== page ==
Don't blame 'green' energy charges
Crucially, 50% of this £190 rise will include renewable energy costs, though this cost would be slashed to just £25 if more homes had better energy protection. Good news overall?
Let's look at the gas picture. Without any change in consumption i.e. if consumption remained at 2010 levels, the typical annual British household gas bill will increase from £630 in 2010 to £805 in 2020 says the report, "driven almost wholly by the increase in the gas price and VAT charged."
Consumption to fall?
But the Committee on Climate Change - an independent quango - says it expects consumption to fall in 2020 compared to 2010 - see graph below - without further efficiency measures. "This is due to the fact that 2010 was an uncharacteristically cold year; adjusting to historic average temperature would reduce consumption by around 15%," it says.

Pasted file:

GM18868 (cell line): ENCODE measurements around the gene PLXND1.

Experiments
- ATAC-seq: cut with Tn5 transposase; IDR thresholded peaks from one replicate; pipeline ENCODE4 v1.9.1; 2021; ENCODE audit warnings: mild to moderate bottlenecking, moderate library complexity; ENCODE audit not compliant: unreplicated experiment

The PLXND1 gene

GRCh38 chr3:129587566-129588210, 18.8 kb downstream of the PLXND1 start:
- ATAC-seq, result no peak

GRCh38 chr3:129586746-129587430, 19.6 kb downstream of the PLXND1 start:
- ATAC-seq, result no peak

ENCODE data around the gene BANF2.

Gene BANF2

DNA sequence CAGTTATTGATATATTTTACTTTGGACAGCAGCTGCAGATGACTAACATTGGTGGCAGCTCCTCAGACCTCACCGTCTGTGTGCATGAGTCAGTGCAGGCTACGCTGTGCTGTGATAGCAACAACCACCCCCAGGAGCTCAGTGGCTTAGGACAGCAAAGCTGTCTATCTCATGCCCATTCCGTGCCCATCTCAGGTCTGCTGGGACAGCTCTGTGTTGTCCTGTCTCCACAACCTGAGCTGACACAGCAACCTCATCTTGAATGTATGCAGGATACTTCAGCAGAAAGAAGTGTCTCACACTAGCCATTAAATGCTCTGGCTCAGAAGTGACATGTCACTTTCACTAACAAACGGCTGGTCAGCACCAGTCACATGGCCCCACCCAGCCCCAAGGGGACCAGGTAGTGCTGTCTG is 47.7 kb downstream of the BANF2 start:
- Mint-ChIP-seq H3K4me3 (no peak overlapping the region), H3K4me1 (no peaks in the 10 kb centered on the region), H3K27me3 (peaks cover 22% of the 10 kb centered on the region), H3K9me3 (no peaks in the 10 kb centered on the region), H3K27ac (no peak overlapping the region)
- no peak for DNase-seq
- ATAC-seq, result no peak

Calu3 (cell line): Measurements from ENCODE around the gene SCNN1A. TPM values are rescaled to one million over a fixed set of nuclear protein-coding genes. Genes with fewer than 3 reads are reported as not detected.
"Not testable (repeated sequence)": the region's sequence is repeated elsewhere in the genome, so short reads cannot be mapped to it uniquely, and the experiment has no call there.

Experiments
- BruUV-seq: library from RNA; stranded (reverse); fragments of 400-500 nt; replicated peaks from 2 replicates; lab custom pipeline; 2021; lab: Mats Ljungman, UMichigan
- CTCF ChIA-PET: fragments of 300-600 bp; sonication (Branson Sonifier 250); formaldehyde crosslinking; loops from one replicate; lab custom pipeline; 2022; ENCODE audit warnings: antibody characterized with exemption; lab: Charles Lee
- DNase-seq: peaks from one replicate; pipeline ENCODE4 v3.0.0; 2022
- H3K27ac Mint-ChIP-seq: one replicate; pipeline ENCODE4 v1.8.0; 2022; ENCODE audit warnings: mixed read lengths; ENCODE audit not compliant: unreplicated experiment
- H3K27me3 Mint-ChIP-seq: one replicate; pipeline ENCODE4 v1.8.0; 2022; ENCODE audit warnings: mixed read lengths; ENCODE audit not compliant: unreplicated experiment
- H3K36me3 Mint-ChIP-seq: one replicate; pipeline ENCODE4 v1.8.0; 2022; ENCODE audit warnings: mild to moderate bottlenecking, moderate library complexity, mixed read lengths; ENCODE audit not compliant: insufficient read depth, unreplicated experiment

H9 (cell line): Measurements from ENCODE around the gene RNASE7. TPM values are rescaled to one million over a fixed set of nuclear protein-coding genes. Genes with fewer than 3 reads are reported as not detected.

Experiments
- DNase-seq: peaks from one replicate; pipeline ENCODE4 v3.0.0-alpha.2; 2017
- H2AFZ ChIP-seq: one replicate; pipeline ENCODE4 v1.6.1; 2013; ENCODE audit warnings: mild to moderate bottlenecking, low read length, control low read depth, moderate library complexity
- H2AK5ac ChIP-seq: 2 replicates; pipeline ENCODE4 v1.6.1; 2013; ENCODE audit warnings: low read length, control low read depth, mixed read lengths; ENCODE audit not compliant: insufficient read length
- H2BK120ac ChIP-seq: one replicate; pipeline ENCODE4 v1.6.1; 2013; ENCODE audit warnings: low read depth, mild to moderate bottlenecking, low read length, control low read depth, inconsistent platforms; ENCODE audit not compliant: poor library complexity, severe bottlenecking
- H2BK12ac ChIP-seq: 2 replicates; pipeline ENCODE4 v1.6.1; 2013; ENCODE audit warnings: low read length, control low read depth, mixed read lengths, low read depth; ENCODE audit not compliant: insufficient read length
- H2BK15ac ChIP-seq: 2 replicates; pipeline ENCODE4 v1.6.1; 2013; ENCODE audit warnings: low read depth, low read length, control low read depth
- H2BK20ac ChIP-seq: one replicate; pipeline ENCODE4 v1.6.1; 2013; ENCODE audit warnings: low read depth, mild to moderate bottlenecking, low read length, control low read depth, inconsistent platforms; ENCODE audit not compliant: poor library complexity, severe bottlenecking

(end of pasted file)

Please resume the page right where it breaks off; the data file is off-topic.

In addition, there will be replacement of old inefficient boilers over the next decade as these reach the end of their lives, replacing these with newer, more efficient models which will reduce consumption by a further 6% - so the committee claims.
"Together these factors could reduce gas consumption in 2020 by around 20% compared to 2010 levels therefore leading to a gas heating bill that is broadly the same in 2020 as in 2010 [£640]."
These numbers sound optimistic, though, especially when you look at the recent past: the average dual-fuel bill has soared by 75% from around £600 in 2004 to £1,060 in 2010. But their overall message is clear: rising household energy bills is about rising wholesale costs, not green policies.
You can read their full report here.